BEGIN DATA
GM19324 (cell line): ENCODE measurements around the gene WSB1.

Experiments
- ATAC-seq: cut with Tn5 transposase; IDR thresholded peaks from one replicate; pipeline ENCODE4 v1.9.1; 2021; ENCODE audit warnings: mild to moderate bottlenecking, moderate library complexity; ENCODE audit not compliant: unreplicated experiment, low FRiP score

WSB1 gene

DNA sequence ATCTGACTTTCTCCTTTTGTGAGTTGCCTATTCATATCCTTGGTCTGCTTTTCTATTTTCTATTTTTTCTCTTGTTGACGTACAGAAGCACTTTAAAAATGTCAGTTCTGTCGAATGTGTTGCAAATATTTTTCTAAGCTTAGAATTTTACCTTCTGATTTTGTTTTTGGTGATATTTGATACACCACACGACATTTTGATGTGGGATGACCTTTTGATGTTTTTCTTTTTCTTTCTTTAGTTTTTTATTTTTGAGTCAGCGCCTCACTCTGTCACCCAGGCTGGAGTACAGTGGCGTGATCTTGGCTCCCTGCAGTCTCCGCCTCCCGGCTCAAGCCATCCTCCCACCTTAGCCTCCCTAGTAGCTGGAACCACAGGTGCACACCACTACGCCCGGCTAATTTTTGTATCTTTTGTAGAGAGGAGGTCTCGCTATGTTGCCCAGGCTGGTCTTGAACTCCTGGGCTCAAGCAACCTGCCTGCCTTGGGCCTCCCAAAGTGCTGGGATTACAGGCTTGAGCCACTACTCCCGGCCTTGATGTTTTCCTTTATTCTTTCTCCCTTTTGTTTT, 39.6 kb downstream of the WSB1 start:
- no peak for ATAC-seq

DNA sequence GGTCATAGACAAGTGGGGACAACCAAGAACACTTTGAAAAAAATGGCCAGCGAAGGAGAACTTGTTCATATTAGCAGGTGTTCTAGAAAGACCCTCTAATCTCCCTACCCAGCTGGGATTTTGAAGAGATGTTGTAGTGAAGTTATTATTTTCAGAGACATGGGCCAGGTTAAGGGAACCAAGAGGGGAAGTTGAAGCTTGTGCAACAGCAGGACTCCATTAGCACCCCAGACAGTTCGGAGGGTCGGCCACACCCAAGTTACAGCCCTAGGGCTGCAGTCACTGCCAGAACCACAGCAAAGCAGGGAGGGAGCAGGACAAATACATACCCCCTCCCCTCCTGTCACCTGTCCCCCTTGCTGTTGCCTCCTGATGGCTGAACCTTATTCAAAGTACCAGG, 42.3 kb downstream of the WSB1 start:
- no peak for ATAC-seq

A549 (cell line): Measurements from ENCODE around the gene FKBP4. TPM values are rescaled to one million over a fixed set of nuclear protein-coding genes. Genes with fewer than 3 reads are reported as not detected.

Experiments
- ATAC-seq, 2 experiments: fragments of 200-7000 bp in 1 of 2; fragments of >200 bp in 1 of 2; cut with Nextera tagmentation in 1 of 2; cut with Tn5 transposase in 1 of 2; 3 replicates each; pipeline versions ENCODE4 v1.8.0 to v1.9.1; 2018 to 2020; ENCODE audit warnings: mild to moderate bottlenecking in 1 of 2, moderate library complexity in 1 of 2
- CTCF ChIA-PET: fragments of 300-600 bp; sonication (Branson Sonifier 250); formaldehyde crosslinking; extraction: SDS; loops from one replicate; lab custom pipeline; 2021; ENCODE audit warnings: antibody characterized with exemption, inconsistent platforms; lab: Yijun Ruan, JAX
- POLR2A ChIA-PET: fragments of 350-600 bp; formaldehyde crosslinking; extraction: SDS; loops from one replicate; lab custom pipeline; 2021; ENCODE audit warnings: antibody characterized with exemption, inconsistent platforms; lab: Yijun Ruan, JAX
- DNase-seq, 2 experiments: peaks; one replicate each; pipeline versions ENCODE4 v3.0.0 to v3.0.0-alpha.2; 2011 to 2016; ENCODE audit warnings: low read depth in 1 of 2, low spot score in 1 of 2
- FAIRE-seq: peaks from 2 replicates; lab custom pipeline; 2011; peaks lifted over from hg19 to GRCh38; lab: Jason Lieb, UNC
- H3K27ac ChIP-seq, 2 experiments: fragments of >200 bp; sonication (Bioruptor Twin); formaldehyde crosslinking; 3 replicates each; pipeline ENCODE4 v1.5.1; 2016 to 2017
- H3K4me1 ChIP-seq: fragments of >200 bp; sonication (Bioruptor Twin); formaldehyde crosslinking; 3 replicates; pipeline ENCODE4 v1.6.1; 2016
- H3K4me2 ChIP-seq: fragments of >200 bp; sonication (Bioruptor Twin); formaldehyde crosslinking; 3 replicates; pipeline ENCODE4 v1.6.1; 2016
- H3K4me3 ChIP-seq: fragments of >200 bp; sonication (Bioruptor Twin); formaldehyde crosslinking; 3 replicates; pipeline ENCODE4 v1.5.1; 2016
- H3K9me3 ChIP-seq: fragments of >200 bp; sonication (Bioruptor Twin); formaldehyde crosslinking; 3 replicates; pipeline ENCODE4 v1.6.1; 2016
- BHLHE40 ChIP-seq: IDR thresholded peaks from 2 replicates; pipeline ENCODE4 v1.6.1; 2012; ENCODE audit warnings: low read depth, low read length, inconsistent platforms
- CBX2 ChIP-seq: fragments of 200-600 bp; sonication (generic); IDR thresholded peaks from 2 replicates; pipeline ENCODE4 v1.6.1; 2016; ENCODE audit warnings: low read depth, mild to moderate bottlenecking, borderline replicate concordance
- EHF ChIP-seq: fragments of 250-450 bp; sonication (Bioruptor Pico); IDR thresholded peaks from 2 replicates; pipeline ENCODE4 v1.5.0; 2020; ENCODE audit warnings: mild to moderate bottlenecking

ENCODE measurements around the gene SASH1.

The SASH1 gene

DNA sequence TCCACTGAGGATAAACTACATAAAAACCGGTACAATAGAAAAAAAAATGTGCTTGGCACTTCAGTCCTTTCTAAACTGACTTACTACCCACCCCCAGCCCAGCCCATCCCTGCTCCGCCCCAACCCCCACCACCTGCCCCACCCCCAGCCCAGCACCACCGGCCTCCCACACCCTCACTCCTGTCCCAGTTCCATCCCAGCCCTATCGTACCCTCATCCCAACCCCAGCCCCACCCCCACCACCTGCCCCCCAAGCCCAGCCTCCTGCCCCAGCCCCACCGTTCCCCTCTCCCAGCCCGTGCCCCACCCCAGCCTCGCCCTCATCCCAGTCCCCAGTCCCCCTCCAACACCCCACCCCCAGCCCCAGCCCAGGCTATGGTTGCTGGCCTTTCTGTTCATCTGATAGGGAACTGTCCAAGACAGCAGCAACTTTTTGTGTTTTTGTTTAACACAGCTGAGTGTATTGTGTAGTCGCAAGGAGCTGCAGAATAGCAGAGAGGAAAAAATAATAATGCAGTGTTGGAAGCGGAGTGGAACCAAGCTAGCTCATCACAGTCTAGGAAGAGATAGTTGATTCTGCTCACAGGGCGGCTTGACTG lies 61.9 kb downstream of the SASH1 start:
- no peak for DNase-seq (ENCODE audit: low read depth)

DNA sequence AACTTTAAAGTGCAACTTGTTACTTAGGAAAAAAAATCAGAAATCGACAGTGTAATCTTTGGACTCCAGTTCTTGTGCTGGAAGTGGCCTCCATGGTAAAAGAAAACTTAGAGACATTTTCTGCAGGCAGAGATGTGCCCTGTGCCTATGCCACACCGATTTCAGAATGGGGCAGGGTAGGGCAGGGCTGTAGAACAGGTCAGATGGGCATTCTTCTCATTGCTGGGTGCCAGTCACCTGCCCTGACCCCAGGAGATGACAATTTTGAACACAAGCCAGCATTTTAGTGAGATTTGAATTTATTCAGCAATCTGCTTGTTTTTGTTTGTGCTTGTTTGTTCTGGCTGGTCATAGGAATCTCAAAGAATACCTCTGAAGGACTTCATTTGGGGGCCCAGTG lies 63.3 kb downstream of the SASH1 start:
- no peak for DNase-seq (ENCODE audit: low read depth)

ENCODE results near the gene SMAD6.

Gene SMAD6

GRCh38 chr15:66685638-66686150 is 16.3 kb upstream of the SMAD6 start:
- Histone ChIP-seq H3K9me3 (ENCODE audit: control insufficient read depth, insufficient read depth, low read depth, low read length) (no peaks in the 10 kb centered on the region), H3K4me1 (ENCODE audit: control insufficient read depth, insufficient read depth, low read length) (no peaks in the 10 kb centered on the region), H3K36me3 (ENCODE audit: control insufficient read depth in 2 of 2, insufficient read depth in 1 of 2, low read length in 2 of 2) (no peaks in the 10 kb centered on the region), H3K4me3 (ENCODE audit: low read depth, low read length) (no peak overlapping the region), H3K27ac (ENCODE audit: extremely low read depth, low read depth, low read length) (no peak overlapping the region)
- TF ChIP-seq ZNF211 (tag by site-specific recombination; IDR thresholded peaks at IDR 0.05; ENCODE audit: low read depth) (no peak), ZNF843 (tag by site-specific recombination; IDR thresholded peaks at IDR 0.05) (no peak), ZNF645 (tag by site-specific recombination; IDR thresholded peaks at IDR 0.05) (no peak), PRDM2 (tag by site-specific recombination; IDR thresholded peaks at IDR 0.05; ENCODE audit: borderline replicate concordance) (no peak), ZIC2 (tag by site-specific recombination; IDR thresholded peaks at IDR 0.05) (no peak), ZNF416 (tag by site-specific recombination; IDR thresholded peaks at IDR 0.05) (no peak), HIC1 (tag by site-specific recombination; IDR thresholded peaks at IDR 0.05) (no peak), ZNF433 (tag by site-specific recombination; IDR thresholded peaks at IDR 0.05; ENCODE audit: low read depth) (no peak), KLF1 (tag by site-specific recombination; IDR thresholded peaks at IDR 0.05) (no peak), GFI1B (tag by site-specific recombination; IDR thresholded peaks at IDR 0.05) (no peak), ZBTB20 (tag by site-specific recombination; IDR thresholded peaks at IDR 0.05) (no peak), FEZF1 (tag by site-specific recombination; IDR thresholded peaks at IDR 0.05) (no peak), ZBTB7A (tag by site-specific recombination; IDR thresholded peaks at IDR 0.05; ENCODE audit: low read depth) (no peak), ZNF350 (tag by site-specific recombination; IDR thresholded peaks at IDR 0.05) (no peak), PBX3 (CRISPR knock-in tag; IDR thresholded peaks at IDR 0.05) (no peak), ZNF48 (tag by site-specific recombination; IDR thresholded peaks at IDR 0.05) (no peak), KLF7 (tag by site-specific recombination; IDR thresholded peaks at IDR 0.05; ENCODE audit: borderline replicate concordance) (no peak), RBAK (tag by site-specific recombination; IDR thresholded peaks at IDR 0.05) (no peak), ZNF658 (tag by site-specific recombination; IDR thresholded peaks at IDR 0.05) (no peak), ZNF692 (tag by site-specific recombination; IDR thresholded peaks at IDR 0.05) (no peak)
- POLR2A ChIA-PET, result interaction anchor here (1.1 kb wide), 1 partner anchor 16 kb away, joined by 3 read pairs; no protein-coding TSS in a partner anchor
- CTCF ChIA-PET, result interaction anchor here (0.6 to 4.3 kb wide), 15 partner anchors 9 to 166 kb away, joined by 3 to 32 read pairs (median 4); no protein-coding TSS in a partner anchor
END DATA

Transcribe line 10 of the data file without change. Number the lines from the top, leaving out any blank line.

Experiments